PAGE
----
With crackdown on panhandling, people wrestle with their conscience
6/2/2017, 10:53 p.m.
By Bobby Ross Jr.
Religion News Service
Driving to his downtown clothing business, Hans Herman Thun finds it impossible to ignore the beggars.
They catch his attention with handwritten, cardboard signs such as “Homeless and hungry,” “Anything helps! God bless” and even “I’ll be honest — I could really use a beer.”
Mr. Thun, a self-described born-again Christian, works as a tailor for prominent customers such as University of Oklahoma football Coach Bob Stoops.
The owner of Hans Herman Custom Tailors said he does his best to help those in need.
“If I’ve got money, and it’s easy for me to get over and give them money, I do,” Mr. Thun said. “What the Lord taught me is, I have a responsibility to give. What they choose to do with the money is between them and the Lord, and he can work with them in regards to stewardship.”
But in Oklahoma City and major cities across the nation, elected officials increasingly are passing ordinances that crack down on panhandling.
Typically, these ordinances make it a crime to approach vehicles or stand on medians at busy intersections. Supporters tout the ordinances as safety measures designed to protect the public as well as those seeking food or money.
(The City of Richmond prohibits panhandling or solicitation on center medians. The ordinance was passed by Richmond City Council in the late 1990s.)
In a number of cities, however, the ordinances are sparking legal battles with civil liberties advocates, who accuse communities of violating free speech rights and treating the homeless as “human blight.” In one week in May, opponents filed lawsuits challenging anti-panhandling laws in Houston; Pensacola, Fla; and the Salt Lake City suburb of Sandy.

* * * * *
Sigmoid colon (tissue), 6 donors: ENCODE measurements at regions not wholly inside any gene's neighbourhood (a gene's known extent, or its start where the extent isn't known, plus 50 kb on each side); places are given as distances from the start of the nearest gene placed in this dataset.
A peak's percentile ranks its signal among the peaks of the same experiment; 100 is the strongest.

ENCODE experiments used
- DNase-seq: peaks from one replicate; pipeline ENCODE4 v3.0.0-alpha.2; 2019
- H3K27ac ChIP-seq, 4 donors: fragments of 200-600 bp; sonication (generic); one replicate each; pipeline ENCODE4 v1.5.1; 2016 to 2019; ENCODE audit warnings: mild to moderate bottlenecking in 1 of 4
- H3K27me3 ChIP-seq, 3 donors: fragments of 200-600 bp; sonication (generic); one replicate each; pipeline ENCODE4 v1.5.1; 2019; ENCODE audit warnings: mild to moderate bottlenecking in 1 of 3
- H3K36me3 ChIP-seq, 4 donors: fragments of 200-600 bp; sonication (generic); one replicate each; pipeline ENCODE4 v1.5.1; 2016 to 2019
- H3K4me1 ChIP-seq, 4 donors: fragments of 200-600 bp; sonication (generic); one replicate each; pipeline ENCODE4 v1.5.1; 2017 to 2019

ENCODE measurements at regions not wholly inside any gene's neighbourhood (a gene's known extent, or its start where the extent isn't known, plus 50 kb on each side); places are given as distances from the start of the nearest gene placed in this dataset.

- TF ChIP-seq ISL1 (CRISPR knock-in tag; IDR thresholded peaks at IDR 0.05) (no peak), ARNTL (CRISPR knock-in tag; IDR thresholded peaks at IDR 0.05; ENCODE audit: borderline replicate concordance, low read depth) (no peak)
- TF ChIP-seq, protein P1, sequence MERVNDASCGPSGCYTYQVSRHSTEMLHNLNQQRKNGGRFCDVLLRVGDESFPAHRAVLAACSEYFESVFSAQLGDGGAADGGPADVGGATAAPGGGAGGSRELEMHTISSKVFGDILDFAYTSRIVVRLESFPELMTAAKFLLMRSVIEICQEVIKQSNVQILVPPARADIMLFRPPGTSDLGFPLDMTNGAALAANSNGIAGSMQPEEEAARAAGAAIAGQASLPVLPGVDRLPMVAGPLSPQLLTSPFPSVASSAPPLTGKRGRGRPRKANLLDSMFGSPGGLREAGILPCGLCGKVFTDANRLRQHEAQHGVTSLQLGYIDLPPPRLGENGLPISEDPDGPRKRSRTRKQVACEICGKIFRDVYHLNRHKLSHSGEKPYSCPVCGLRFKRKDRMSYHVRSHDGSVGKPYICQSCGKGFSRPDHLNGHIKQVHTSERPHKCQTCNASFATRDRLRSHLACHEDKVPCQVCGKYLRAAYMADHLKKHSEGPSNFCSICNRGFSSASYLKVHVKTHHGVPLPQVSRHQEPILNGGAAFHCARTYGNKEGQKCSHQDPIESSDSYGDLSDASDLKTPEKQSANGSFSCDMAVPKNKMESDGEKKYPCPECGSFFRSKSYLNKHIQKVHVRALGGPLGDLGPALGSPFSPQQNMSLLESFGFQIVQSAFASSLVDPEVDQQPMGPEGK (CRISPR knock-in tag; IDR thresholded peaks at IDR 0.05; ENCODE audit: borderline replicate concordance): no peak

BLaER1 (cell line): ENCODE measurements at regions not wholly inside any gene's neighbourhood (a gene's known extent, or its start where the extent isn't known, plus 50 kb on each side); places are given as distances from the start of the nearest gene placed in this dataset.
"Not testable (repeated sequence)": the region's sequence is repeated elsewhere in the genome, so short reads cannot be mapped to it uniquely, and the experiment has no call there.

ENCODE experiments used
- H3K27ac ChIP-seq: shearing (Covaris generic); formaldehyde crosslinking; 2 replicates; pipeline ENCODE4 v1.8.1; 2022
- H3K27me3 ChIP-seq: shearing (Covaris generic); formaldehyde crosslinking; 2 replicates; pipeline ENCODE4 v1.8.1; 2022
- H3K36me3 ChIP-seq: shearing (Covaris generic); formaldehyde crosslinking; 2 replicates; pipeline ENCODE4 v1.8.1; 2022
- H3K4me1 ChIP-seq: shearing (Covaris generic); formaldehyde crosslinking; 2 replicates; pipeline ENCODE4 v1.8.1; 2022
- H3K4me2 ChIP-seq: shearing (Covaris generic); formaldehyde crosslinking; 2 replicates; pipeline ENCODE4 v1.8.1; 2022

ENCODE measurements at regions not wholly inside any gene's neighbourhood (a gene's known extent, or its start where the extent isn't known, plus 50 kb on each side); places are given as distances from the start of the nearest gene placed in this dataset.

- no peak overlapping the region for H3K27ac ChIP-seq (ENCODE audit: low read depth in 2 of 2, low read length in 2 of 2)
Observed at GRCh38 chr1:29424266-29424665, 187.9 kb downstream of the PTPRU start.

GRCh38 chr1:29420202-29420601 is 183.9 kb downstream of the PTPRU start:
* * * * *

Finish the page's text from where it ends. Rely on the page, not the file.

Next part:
In the Bible Belt state capital of Oklahoma City, the American Civil Liberties Union and Legal Aid Services of Oklahoma are suing over a so-called “median safety ordinance.” The law, which took effect last year, “attempts to criminalize everything from panhandling to political speech and even neighbors talking to one another or walking their dogs in the grass,” said attorney Brady Henderson, the ACLU of Oklahoma’s legal director.
“The same way that they look at a piece of property that is in disrepair and say that hurts the value — that hurts the enjoyment of life in the neighborhood — cities sometimes look at someone who is out in a median, who is in scraggly clothes and dirty and unshaven, and they look at that as blight,” Mr. Henderson said.
Earlier in May, Lexington, Ky., moved toward passing an anti-panhandling ordinance after the state’s high court struck down a previous measure. Meanwhile, Little Rock, Ark., began enforcing its prohibition on begging or soliciting in medians and roadways after two years of legal questions.
For many people of faith across the nation, the ordinances are igniting fresh debates over age-old questions: Does sparing a dime — or a dollar — at a street corner really make a difference? Or would donating the same amount to a charity serve to improve more lives?